33 Of Our Favourite Women-Led Bars, Restaurants, And Cafés

The women-led restaurants, bars, and cafés our stomachs are always happy to support.
A profile photo of Adejoké Bakare.

photo credit: Harriet Langford

There are some seriously excellent women at the forefront of the London hospitality industry. Women with the ability to make you say profound things like ‘fuck me, that’s good’ about a cauliflower and groundnut soup. Women who are revolutionising the common toastie and turning them into truffle-packed bready dreams. Women who can make bergamot margaritas so good that you’ll forget your own name. Onwards for some—note, this is by no means an exhaustive list—of the women-led spots we won’t shut up about.


photo credit: Aleksandra Boruch



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Missy Flynn is co-owner of Rita’s, a Soho spot where you can get a taste of Americana and a chilli water-laden jalapeño gilda. If candlelight and great music are your thing, you’ll love it here. On any given night this spot is crowded with groups of Prada loafers and acrylic nails. Stop by for dates, drinks, and a cardiac-inducing chicken parmigiana.

This is the mother of Italian restaurants in London. Opened by Ruth Rogers and the late Rose Gray, The River Café is still run by Rogers and serves the kind of Italian food we take for granted these days. Fresh tagliatelle. Radicchio salads. Pomodoro sauce. You name it, they probably made it famous at restaurant-level first. But the most important thing? The Hammersmith restaurant is still doing it very well.

Adriana Cavita’s eponymous Marylebone restaurant serves excellent Mexican dishes in beautiful surroundings. This is prime third date territory, to make eyes over an utterly divine pig’s head tamal, or the perfect spot to feel fabulous with a friend, sharing refreshing mooli ceviche and aguachile rojo. Despite the luxe atmosphere, friendly service and the bustling open kitchen adds a homely warmth.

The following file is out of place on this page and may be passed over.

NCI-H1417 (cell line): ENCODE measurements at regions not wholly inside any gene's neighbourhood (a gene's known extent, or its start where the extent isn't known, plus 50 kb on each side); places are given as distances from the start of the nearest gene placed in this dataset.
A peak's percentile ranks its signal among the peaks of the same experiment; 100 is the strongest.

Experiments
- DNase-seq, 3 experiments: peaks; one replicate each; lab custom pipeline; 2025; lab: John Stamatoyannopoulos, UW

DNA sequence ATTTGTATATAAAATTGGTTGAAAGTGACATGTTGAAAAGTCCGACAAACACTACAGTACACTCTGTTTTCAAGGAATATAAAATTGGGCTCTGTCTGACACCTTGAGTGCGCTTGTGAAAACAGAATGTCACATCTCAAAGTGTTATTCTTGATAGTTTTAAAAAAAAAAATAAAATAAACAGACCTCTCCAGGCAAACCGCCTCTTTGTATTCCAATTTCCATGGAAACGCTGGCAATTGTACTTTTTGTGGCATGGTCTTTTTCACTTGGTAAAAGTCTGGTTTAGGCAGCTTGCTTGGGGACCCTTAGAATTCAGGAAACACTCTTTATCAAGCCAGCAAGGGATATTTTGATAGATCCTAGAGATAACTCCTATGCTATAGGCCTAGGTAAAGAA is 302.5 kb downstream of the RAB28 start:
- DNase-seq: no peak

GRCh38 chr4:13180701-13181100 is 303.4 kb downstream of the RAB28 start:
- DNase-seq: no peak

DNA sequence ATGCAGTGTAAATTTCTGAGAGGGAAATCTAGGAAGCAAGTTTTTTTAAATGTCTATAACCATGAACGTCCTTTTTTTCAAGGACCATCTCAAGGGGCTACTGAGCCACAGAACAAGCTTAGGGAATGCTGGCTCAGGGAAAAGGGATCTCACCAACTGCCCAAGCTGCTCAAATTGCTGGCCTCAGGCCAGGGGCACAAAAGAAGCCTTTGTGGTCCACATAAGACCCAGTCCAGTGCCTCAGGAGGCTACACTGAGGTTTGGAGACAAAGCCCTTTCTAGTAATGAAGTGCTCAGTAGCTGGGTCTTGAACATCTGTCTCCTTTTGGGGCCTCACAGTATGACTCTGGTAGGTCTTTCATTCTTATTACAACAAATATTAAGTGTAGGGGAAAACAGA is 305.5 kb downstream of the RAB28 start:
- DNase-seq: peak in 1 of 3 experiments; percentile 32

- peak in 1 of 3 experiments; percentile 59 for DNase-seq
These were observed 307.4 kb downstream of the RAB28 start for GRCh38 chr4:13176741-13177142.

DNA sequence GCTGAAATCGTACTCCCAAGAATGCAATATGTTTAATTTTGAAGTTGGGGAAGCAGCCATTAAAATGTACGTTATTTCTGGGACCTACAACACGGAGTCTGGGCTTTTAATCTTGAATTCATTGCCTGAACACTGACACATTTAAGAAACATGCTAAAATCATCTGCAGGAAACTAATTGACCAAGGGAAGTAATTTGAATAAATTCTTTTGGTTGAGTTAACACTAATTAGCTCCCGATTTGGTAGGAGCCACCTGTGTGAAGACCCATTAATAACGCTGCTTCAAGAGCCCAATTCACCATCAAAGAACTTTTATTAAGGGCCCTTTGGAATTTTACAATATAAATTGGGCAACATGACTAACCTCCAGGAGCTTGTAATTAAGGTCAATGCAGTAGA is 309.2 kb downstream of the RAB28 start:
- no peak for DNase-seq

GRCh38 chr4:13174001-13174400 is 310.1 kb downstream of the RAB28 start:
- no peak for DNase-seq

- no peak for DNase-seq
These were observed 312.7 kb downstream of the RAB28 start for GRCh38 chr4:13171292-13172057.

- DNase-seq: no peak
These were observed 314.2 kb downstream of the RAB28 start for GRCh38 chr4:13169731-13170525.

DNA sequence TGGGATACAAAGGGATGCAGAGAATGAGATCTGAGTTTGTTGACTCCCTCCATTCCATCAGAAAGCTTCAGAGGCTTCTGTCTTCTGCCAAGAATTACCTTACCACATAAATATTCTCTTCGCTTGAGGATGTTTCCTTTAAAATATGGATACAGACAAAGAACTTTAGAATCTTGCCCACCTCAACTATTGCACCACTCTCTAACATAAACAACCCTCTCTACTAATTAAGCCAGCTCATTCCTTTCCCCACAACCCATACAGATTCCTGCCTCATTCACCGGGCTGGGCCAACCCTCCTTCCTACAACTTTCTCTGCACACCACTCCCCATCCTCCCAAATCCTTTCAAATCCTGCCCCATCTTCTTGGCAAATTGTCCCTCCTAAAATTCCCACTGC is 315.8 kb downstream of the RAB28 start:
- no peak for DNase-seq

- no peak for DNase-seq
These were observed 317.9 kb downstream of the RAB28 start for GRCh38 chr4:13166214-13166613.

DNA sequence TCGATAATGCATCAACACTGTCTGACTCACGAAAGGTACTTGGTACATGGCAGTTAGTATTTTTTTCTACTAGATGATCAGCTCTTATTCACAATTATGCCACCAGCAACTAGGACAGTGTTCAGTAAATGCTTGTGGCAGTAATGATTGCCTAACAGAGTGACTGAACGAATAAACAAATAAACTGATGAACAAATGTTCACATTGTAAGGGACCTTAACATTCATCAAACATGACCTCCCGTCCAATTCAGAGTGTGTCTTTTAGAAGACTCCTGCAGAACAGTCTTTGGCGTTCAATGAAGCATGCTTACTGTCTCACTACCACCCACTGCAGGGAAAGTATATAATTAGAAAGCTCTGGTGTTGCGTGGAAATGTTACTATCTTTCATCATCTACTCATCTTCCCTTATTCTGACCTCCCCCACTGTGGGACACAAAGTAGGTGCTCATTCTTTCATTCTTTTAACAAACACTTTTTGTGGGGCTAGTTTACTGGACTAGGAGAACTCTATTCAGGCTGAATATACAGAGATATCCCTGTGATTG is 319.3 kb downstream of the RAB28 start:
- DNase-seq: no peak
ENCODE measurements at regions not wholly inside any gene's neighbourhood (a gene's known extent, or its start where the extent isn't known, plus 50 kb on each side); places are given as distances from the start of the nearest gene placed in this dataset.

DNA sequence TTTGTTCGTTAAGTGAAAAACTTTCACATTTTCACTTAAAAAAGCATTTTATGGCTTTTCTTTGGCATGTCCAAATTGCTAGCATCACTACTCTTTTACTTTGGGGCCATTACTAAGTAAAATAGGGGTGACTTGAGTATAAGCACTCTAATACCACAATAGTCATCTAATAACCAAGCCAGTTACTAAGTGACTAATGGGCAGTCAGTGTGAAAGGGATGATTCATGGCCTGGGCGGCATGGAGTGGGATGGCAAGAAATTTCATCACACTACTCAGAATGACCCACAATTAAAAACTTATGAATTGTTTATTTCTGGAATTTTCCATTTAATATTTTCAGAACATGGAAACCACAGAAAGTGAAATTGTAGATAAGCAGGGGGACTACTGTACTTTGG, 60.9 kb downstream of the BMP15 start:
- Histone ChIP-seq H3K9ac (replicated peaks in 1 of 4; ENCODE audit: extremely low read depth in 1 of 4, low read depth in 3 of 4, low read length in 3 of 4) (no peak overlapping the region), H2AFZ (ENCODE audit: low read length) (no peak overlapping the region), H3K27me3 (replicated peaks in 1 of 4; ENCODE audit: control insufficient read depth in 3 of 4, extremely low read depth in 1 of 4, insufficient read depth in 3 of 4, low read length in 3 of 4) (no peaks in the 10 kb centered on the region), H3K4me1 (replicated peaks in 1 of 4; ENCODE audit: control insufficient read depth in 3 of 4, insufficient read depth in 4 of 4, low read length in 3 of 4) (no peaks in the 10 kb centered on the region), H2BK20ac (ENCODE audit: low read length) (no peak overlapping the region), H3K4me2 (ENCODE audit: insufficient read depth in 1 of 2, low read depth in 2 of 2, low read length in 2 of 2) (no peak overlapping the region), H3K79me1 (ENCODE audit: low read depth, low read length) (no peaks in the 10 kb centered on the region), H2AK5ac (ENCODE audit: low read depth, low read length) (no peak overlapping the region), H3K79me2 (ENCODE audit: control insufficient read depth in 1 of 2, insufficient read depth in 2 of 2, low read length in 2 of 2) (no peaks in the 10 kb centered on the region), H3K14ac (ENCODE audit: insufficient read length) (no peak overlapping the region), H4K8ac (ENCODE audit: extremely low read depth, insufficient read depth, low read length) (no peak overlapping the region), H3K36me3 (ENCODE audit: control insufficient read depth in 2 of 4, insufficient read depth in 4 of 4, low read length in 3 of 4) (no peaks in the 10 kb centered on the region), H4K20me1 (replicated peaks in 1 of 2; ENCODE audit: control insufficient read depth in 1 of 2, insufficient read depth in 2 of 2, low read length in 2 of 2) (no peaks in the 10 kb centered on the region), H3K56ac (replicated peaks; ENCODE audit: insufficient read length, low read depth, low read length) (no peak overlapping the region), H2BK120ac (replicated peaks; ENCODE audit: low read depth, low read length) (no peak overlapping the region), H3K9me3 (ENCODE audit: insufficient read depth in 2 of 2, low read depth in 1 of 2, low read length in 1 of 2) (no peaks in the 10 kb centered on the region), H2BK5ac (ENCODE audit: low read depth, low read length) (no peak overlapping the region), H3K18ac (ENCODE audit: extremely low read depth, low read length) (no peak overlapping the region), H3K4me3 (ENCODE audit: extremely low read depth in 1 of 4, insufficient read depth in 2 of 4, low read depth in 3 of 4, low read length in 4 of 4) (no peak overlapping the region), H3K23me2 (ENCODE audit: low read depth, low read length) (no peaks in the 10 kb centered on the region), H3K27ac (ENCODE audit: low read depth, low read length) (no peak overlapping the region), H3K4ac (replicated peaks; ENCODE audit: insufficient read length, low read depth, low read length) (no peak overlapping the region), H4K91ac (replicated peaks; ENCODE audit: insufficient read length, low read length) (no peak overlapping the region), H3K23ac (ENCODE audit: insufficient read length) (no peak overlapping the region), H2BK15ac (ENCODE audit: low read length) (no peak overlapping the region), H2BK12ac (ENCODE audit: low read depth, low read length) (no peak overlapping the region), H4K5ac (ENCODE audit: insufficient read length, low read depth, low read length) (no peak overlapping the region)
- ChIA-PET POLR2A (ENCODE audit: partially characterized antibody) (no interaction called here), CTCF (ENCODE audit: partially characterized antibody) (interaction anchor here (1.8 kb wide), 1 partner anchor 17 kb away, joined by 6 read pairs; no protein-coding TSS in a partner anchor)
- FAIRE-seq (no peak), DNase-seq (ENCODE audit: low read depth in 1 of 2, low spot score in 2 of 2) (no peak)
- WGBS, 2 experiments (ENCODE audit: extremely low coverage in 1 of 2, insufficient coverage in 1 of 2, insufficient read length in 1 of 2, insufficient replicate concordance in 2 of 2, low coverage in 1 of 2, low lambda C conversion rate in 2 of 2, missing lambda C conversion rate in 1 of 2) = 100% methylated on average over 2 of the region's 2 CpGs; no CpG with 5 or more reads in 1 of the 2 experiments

We challenge anyone to go to Mukbap (in any mood) and not leave happy. You can’t go wrong with pleasingly stuffed, crispy pajeon, delightfully chewy and saucy tteobokki, and richly flavoured jjigae. Plus, there’s the chance that the owner of this vegan Korean spot in Shoreditch, Grace, might slip you a tub of sticky beans with the bill because you said you liked them.

photo credit: Aleksandra Boruch

London is blessed with plenty of West African options, but none of them are like Chishuru. Joké Bakare’s cooking had people flocking to the pint-sized original Brixton location and its two-floor evolution on Great Titchfield Street has got the room to seat them. The terracotta tones are warm, the spicy okra martinis lethal, and the peppersoup broth is the drinkable kick up the arse that everyone needs. There isn’t a similar restaurant in Fitzrovia, nor the whole of London.

This tight-knit Malaysian restaurant has gone from street stall, to pop-up, to food hall concession to, now, its own small, superb space in Clapton with chef and founder Abby Lee at the helm. Flavours dance around Malaysia and Singapore, from five-spice pork and prawn bean curd rolls to sensational Sarawak black pepper chicken curry. It’s all deeply flavoured, aromatic, and enlivening stuff.

Maureen Tyne cooks out of her own bustling home kitchen, and once you get over the fear of trespassing, this Brixton spot is about as nourishing as it gets. After a tentative poke of your head into Maureen’s front garden, you’ll find trays of golden deep-fried chicken being passed around, dumplings bobbing in a big pot of oil, and somewhere a phone ringing while another is being answered. Maureen herself is in the heart of it all, serving her excellent Jamaican food.

In Ria’s, a charming Notting Hill wine bar-cum-pizza place, Ria Morgan has created a toasty little spot where you can enjoy excellent Detroit-style pizza and maybe spot a dog wearing a £48 COS sweater. Friends lean back on the cushioned oak benches—pét nat in hand, whipped ricotta and tomato slice on the mind. A dinner here can never not feel intimate.

Florence Mae Maglanoc is the co-founder of the Maginhawa Group (who are behind spots like Panadera Bakery, Guanabana, and Mamasons). Donia is their latest restaurant and while Filipino in essence, the Soho spot feels as London as a packet of Buzz Sweets. Traditional caldereta is interpreted into a shimmering lamb shoulder pie, and cloud-like pandesal bread is served with glowing chive butter. Everyone in the minimalist room is taken away by an exhibition of maximalist flavour.

It’s not just owner and head chef Faye Gomes’ cooking that has people coming back again and again, it’s her heartwarming hospitality too. Customers soon become regulars at Kaieteur Kitchen and at this homely Guyanese restaurant in Elephant and Castle, one visit does not equate to one plate of food. You may come for a mutton lunch but leave it to Gomes and you could find extra roti and a side of okra in your doggy bag too.